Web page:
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Court told Ryan Giggs’ ex-girlfriend was ‘a scorned woman over footballer’s infidelity’

22 Aug 2022 4 minute read
Photo Peter Byrne PA Images

The ex-girlfriend of Ryan Giggs was a “scorned” woman who was “furious” about his inability to remain faithful to her, said the ex-Manchester United footballer’s barrister.

In his closing speech to the jury of seven women and five men, Chris Daw QC, said: “Infidelity is what this case is about”.

Giggs, 48, denies headbutting Ms Greville, 38, at his home in Worsley, Greater Manchester, on November 1 2020 and also deliberately elbowing her 26-year-old sister, Emma.

He has also pleaded not guilty to controlling and coercive behaviour towards Kate Greville between August 2017 and November 2020.

Mr Daw asked the jury at Manchester Crown Court to consider if the prosecution had “cherry-picked” evidence.

The court heard that some 19,671 messages between the couple during their six-year on/off relationship had been recovered as part of the investigation into the allegations – enough to fill 56 lever arch files containing 350 pages each.

Mr Daw said: “There is no argument in this case that both Ryan Giggs and Kate Greville were compulsive, if not addictive, messagers.”

He said it was “quite staggering” that if stacked up the files “could probably reach the ceiling”, compared with the prosecution’s selection of messages fitted into a “small, white” file”.

Human failures

Mr Daw went on: “Ryan Giggs is not on trial for being human or having human failures and succumbing sometimes to using extreme language, very rarely. His emotions got away with him on a very small number of occasions.

“From those thousands of messages the prosecution has managed to point to a tiny number of examples of loss of control in language. Not one single reference to him having been violent to her.”

He said though there were “dozens and dozens” of messages accusing Giggs of cheating and her not trusting him.

Mr Daw said: “That’s because infidelity is what this case is about.

“Why were the allegations made? There is no doubt that Ms Greville was deeply deeply upset, furious, about Mr Giggs’ inability to remain faithful for any length of time.”

He referenced Ms Greville’s “Final Goodbye” letter, written but not sent to Giggs in the days before the alleged assaults, which did not mention any claims of violence or controlling behaviour.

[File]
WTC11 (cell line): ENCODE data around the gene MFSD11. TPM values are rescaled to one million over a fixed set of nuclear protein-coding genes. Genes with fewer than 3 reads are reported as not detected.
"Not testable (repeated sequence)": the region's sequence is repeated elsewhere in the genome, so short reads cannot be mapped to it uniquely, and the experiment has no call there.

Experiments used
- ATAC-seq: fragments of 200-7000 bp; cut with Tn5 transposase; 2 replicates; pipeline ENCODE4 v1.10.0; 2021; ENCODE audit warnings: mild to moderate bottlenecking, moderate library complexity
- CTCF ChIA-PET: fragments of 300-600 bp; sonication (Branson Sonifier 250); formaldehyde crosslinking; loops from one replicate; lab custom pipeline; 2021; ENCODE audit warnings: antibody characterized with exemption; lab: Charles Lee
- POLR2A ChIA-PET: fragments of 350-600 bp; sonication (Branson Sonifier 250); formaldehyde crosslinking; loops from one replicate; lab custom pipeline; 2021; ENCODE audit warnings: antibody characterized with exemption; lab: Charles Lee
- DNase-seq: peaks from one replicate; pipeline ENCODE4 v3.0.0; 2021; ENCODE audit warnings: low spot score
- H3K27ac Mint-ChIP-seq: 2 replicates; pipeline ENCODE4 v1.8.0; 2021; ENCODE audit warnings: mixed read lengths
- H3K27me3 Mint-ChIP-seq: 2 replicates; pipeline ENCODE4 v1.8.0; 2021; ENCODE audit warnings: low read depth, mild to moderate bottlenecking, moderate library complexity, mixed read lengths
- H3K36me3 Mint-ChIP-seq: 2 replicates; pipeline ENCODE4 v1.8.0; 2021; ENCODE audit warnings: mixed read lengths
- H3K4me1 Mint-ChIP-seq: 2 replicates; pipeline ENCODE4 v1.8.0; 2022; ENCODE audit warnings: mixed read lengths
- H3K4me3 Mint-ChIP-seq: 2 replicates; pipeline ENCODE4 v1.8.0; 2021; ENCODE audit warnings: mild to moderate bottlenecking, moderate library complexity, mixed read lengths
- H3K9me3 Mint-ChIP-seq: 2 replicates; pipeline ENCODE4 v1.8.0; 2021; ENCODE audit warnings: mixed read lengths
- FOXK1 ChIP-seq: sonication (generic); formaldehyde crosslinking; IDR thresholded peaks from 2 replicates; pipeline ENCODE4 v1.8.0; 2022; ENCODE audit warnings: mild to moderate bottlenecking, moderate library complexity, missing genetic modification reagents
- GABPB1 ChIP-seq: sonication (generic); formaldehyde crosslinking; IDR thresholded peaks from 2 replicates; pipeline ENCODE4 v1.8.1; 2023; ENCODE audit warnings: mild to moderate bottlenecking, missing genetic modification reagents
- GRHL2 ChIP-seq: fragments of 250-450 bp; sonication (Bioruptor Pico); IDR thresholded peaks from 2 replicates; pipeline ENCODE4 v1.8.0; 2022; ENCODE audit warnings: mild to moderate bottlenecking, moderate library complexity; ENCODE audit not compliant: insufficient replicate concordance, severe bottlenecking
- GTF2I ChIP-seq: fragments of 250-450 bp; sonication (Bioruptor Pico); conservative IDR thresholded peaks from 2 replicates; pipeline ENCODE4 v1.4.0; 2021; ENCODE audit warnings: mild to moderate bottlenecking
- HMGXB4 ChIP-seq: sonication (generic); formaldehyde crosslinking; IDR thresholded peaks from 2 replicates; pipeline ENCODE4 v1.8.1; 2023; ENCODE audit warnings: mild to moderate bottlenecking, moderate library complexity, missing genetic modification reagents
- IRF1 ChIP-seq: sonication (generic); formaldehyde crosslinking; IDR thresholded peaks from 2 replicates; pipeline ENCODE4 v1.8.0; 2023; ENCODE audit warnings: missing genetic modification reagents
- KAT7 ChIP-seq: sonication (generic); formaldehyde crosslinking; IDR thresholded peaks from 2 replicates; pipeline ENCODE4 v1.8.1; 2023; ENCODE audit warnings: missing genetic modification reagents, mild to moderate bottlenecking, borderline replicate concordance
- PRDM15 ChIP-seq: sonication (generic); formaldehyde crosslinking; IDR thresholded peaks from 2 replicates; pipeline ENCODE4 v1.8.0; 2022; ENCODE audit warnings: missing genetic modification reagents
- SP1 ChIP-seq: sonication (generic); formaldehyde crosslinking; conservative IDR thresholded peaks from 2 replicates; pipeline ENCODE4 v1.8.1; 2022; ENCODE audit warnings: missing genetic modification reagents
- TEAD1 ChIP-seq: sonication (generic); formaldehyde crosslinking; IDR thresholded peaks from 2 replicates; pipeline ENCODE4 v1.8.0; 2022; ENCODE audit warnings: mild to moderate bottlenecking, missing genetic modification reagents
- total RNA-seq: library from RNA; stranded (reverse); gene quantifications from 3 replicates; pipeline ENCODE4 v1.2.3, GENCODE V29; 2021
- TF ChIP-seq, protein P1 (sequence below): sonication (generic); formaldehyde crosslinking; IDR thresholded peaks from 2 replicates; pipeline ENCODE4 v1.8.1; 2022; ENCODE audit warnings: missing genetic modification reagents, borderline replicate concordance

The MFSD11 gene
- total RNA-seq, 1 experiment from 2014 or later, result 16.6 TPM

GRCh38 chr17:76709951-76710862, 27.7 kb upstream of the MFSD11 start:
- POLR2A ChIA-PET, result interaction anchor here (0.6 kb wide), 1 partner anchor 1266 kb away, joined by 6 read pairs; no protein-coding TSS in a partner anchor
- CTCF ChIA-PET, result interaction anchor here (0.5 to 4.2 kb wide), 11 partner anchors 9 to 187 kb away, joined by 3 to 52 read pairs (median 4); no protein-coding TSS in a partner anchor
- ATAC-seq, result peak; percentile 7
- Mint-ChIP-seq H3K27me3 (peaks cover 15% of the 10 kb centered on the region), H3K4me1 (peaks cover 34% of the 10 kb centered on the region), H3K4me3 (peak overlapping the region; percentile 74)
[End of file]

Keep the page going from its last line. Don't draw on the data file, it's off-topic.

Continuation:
Mr Daw said: “What we can tell from that letter is Ms Greville feeling extremely angry and, I hesitate to say the word, scorned. But scorned it was by all of that infidelity.”


He said the university graduate and a “leading expert” in public relations and media communications had told “so many lies, so many that could not possibly be true”.

Lying to Giggs that she had cancer was a “pretty manipulative lie to tell anyone”, he said.

He said: “There was exaggeration at almost every stage and twisting from the beginning.”

Looking at photographs she had posted to Giggs during their relationship he said it was a “miracle she had any time to do anything except going on holiday”.

He said she took frequent foreign holidays with Mr Giggs and also with her friends, and enjoyed numerous dinners and parties with Giggs and friends.

She also had her own job and apartment, he said.

Mr Daw said: “What is he controlling? There is no evidence of him controlling anything she ever did, you may think.”

The barrister suggested it was “simply, utterly incredible” there was an attack with a headbutt on the evening of November 1.

He said: “It was something created because she (Kate Greville) had a cut lip – as he did – and she started screaming and shouting he had headbutted her.”

The defence say the clash of faces was accidental.


Mr Daw told jurors the defendant was not on trial for “being flirtatious, an impulsive womaniser, an adulterer, a liar or a cheat”.

He said: “If they were crimes he would be guilty of them, or at least some of them. Being unfaithful is pretty much as old as the human race, you may think.

“If they were crimes just think how many prisons you would need. Probably five Strangeways in Manchester.”

Mr Daw said watching Giggs’ cross-examination by Peter Wright QC was “almost a blood sport”.

He said: “One of the leading barristers in the last 40 years against someone who had a limited education and whose talents mostly lie in his feet. If it was the other way round it would be like Mr Wright being in goal against Ryan Giggs at his peak.

“You may think he was like a rabbit in the headlights in the witness box faced by Mr Wright… and you may have thought Mr Giggs would have agreed with anything and that his career was at Bolton Wanderers rather than Manchester United.”

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